In Romania: Disabled People were found left to starve, without food or care in “Nazi camps-style” care centres. Image of an end in the shadow.

In Brussels, 18 July 2021

The European Network on Independent Living – ENIL is appalled by the series of media reports about horrendous human rights abuses in Romania’s institutions for disabled people. This is the result of a continued refusal by the Romanian Government to move away from institutional care and develop services that will allow children, disabled and older people to live in their own homes in the community, with adequate independent living support.

The evidence presented in reports by investigative journalists concerns a series of privately run institutions accommodating disabled people and older disabled people. While the providers are private, the funding comes from the state through funding allocated per service user. The institutions at the centre of the scandal accommodate a smaller number of users and are located in the community. They are the textbook example of an inadequate deinstitutionalisation process, in violation of international human rights law, whereby disabled people are being placed into smaller institutions, under the pretext of “community living”.

Since 2007, ENIL has called on the Romanian authorities and the European Commission to move away from a system of institutional care, which sees children, adults and older people locked up in various types of institutions. Rather than ensuring that everyone in need of support can receive it in their own home, Romania has opted for moving people – including children – into different types of institutions, “in the community”. Many of these have been funded by the European Union. Although this time there is no evidence that institutions at the centre of the media reports have received EU funds, similar settings have been (and are being) financed by the European Union.

Until now, the European Commission has refused to take action to ensure that Romania’s deinstitutionalisation reforms are in line with the UN Convention on the Rights of Persons with Disabilities. This would require developing services such as personal assistance, access to mainstream housing, the introduction of supported-decision making, among other, rather than building new institutions – not dissimilar to those at the centre of this most recent scandal.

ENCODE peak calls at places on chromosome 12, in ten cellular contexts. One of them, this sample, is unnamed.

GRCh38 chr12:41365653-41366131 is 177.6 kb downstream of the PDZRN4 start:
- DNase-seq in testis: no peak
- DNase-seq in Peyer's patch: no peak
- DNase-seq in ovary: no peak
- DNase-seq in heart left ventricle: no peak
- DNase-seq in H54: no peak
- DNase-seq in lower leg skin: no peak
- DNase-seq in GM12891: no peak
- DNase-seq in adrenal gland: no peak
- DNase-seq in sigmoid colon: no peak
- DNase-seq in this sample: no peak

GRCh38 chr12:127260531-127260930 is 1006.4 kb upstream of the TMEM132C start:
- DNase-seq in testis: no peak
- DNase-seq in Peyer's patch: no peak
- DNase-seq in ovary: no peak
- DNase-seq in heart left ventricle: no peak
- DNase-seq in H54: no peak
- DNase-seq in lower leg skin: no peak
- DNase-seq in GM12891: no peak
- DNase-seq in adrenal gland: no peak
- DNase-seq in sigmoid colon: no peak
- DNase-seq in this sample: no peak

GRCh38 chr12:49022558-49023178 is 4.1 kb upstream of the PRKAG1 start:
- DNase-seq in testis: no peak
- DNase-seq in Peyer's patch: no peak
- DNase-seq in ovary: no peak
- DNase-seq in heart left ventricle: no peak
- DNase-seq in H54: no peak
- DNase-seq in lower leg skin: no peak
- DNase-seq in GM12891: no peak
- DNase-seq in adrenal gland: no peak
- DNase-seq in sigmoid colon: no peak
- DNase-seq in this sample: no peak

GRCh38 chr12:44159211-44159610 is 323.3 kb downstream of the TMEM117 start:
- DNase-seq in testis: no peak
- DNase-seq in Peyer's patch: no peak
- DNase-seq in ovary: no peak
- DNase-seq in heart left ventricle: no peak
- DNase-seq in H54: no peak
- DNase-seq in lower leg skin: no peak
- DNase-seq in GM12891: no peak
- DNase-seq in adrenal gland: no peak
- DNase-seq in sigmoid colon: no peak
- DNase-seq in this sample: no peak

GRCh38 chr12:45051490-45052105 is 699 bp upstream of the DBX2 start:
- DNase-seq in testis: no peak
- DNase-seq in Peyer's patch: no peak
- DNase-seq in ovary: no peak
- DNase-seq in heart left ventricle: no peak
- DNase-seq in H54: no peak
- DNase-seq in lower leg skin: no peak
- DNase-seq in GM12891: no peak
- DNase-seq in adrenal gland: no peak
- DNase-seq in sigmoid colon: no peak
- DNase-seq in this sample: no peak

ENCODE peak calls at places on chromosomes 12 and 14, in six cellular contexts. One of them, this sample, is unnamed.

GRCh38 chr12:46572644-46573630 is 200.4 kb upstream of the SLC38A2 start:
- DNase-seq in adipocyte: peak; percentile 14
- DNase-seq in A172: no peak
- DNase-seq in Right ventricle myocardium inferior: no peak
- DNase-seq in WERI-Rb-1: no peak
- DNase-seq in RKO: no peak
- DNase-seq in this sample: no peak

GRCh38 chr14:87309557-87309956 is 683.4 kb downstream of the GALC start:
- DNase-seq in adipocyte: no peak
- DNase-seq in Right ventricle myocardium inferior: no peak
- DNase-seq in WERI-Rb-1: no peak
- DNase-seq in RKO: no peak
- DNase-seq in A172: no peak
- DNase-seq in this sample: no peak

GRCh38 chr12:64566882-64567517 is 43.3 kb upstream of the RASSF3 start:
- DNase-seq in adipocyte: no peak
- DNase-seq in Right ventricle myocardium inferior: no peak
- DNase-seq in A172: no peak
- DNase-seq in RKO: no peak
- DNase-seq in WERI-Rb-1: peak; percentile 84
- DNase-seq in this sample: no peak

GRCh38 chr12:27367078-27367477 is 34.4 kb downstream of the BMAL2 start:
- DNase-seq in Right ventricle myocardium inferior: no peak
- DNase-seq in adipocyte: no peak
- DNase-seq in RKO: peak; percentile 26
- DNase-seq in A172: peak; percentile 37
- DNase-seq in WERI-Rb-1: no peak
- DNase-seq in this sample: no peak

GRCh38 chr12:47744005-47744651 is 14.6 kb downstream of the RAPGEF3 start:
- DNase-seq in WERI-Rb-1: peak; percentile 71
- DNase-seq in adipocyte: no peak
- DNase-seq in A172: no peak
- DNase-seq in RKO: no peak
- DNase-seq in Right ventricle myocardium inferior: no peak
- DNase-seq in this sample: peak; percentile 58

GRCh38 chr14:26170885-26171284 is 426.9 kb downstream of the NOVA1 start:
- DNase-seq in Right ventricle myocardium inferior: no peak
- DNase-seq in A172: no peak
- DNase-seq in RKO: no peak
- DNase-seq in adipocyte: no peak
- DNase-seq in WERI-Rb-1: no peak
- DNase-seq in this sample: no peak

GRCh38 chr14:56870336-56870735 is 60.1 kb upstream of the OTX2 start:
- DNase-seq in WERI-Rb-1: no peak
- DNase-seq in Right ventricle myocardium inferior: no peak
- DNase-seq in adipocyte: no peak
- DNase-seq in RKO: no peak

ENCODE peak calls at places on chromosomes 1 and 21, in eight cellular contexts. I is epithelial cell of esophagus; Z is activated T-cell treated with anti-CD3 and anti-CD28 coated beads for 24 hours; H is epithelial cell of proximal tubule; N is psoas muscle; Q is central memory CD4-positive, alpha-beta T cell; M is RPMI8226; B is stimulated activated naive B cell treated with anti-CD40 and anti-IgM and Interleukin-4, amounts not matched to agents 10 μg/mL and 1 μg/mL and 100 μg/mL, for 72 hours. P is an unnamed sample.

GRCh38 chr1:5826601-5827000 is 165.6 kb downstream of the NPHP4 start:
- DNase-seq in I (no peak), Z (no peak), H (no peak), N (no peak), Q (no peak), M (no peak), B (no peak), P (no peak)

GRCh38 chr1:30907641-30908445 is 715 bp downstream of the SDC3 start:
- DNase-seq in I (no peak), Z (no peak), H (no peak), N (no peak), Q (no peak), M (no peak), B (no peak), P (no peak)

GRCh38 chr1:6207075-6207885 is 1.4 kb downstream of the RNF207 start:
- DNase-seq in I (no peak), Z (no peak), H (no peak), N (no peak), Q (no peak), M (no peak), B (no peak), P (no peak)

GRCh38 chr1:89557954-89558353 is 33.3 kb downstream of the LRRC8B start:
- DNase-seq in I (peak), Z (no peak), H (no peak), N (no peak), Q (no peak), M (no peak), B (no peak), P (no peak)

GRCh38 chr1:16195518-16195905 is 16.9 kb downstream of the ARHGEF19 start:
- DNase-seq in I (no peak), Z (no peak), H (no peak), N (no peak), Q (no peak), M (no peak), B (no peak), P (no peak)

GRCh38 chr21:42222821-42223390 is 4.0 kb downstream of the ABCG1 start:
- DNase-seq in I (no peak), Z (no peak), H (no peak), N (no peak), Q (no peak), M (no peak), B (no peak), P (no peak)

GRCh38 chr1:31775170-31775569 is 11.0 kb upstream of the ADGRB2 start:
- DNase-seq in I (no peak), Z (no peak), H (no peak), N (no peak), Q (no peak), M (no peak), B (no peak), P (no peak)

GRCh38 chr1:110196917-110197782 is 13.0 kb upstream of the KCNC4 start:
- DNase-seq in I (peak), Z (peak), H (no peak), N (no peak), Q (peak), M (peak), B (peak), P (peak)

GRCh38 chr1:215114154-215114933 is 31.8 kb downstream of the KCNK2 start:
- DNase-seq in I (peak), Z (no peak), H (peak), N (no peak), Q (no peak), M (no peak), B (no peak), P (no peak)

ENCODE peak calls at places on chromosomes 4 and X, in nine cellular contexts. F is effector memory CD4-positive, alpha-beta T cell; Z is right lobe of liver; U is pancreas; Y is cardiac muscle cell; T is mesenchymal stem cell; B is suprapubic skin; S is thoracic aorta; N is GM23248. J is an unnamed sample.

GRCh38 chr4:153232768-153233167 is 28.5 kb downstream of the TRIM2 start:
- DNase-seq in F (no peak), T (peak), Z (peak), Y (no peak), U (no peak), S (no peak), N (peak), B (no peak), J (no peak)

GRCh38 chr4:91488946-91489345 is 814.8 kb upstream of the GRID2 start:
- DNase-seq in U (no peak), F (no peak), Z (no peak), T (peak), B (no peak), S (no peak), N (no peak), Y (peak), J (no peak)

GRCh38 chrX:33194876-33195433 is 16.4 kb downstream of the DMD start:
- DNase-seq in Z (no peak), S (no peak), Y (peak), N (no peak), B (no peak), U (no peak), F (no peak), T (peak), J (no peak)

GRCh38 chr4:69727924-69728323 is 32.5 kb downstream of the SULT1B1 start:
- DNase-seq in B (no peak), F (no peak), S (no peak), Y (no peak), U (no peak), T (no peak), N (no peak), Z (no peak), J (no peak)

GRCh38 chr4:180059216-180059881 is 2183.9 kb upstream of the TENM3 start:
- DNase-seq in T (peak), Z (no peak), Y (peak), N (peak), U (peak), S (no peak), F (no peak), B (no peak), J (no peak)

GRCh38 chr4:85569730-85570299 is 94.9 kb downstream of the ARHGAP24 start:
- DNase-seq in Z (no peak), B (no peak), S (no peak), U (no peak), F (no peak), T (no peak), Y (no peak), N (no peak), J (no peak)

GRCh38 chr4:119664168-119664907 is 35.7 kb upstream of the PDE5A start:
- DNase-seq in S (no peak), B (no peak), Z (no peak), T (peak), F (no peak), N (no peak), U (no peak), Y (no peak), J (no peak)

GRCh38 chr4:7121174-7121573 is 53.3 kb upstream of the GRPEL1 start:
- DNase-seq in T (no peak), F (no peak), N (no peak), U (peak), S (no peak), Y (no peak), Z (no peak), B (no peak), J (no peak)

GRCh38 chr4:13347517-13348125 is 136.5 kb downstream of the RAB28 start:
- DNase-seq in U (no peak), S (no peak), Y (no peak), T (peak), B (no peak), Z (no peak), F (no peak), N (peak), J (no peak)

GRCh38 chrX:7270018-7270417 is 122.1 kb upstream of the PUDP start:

Instead of ensuring that EU funds facilitate access to independent living, the European Commission has informed ENIL in 2020 that “there is no general and absolute prohibition for the ESI Funds to support long-stay institutions” in Romania, and that “focus should rather be put on assessing the existence of an institutional character and the lack of independent living in a residential setting”.

The revelations of abuses in Romania’s institutions are nothing new. In fact, across the European Union, similar reports, of abuses and deaths in institutions, come out every single month. We therefore wish to remind the Romanian Government and the EU institutions that:

  • The UN Convention on the Rights of Persons with Disabilities requires that all institutions are closed down, without exception, and replaced with a range of community-based services that will allow all disabled people to live in their own homes with the support they need. As explained in the Guidelines on deinstitutionalisation, including in Emergencies, deinstitutionalisation processes should aim at ending all forms of institutionalisation, isolation and segregation of disabled people.
  • Small group homes, sheltered or protected housing, family-type homes and similar residential facilities are still institutions. Institutionalisation must never be considered a form of protection of disabled people, or a “choice”.
  • Institutions, of any size and regardless of location, are a breeding ground for abuse, corruption, trafficking, and the only way to ensure that the rights of disabled people are respected, without discrimination, is by ensuring they have a right to live independently in the community, as defined in Article 19 of the CRPD and its General Comments.
  • There must be no investment in residential care institutions. Instead, Member States and the European Union must ensure that any state, private or EU funds are used to guarantee disabled people’s enjoyment of the right to independent living – by expanding the system of community-based support and improving access of all disabled people to mainstream services.
  • There is an urgent need to support organisations of disabled people, such as Centres for Independent Living, to promote and support the delivery of personal assistance and peer support services, among other. Equally, disabled people and their representative organisations, including survivors of institutionalisation, must be fully involved in the planning and implementation of deinstitutionalisation processes, monitor progress and oversee access by disabled people to the right to live independently in the community.

For additional information, please contact: Ines Bulić Cojocariu, Director, European Network on Independent living,